Fracking has been going on in Michigan for many years; there are thousands of fracked wells in that state. If fracking really did contaminate groundwater, even occasionally, it would surely have happened in Michigan. But investigations there found “there is no indication that hydraulic fracturing has ever caused damage to ground water or other resources in Michigan.” In fact, by 2009 when they reported that, Michigan’s Office of Geological Survey said it had never even received a single complaint or heard a single allegation that fracking had affected groundwater “in any way.”

In Oklahoma, they found evidence of groundwater contamination — from conventional oil and gas projects, that is. But from fracking? None. Despite the fact that “tens of thousands of hydraulic fracturing operations have been conducted in the state in the last 60 years,” they reported. In Tennessee: “No reports of well damage due to fracking.” In Texas: “Though hydraulic fracturing has been used for over 60 years in Texas … records do not reflect a single documented surface or groundwater contamination case associated with hydraulic fracturing.” Drillers have been fracking for oil in South Dakota since the Fifties, and for gas since 1970, and still the state reports “no documented case of water well or aquifer damage by the fracking of oil or gas wells.” Same deal with their neighbours to the west: “No documented cases of groundwater contamination from fracture stimulations in Wyoming.”

The Ground Water Protection Council, a non-profit organization whose membership consists of state-level groundwater regulators and whose very purpose is to “promote the protection and conservation of ground water resources for all beneficial uses, recognizing ground water as a critical component of the ecosystem,” issued a report in 2011 that reviewed fracking in Texas and Ohio. The study covered 16 years of activity, during which more than 16,000 horizontal hydraulic-fracking shale-gas wells were completed in Texas alone. In neither state did regulators identify “a single groundwater contamination incident resulting from site preparation, drilling, well construction, completion, hydraulic fracturing stimulation or production operations at any of these horizontal shale gas wells.”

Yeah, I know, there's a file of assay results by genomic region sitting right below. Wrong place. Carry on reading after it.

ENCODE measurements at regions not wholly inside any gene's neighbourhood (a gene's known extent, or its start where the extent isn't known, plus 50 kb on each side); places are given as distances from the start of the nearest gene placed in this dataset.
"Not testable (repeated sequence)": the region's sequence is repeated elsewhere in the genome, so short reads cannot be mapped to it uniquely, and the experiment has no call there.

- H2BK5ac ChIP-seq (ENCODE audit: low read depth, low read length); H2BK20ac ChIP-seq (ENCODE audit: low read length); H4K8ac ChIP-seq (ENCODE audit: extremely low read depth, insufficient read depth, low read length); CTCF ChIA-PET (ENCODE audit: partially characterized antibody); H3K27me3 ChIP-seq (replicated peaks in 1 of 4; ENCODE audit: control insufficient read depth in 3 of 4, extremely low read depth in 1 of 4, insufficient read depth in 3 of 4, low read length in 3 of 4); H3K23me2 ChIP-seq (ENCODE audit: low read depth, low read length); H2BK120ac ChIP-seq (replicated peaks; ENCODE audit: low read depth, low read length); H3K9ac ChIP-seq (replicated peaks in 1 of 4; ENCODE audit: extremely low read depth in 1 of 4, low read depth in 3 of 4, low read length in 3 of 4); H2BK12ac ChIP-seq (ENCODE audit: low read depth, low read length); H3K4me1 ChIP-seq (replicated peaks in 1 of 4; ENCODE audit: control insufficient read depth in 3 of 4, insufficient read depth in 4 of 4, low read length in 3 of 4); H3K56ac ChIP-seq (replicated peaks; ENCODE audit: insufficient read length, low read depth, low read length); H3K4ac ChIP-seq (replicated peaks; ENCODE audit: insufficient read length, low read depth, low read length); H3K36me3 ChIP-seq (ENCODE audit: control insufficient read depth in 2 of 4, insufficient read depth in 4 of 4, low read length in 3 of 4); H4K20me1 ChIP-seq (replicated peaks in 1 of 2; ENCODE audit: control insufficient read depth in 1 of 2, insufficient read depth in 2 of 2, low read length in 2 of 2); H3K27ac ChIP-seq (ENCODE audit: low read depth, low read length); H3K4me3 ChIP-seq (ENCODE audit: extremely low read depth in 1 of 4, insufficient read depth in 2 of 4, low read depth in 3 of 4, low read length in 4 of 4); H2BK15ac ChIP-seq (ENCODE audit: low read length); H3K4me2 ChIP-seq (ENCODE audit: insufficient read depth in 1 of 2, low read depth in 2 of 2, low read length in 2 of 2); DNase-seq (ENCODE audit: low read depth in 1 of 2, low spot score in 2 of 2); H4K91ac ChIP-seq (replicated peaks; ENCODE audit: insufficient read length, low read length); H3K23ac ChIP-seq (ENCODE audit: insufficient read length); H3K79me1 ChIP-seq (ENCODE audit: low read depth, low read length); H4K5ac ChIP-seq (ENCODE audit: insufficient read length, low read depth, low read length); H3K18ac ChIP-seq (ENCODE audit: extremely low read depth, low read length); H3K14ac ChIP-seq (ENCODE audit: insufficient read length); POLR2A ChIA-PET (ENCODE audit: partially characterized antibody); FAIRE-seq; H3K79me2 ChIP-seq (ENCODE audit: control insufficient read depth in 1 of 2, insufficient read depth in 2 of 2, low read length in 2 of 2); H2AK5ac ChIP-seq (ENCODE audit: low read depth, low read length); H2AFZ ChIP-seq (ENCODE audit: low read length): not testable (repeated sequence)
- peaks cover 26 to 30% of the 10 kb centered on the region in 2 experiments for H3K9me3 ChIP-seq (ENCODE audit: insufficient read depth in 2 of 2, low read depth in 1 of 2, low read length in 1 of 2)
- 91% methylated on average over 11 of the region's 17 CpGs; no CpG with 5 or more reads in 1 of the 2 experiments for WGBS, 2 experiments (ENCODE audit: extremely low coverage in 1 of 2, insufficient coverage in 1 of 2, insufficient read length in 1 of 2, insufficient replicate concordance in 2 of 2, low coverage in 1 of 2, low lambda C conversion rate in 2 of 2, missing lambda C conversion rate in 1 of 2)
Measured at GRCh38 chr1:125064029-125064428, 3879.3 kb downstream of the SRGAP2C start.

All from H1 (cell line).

Not only have regulatory investigations everywhere across the United States found not a single drop of drinking water contaminated by fracking, but it isn’t actually physically possible for something like that to happen. Why? Because in not one single case does a hydraulic fracture even come near the water table.

See, all of this fracturing is happening at nearly a mile, or deeper, below the Earth – that’s where the shale gas is. Water wells don’t go nearly that deep. Typically a well goes down several dozen feet, or maybe even a couple of hundred feet if the water table is exceptionally deep. America’s biggest hand-dug well, the Big Well in Greensburg, Kansas, dug in 1887, goes down 109 feet; the Well of Joseph in Cairo’s Citadel, in the Egyptian desert, goes down 280 feet. Those are deep wells, because they’re built over deep watertables. Water aquifers are often deeper: — they average around 500 feet below the ground. But fracking? That happens thousands of feet below the surface — typically between 6,000 and 10,000 feet underground.

Nowhere, anywhere, does any credible scientific evidence exist that fracking has made a single drinking water source ‘dirty’.

For the gas or the fracking fluid to get into the water table, or even an aquifer, from that kind of depth, they would have to pass upward through millions of tons of rock — like passing through a mountain. In the Barnett Shale, for instance, even the shallowest fractures are roughly a mile below the surface — thousands of feet below any aquifer or water table.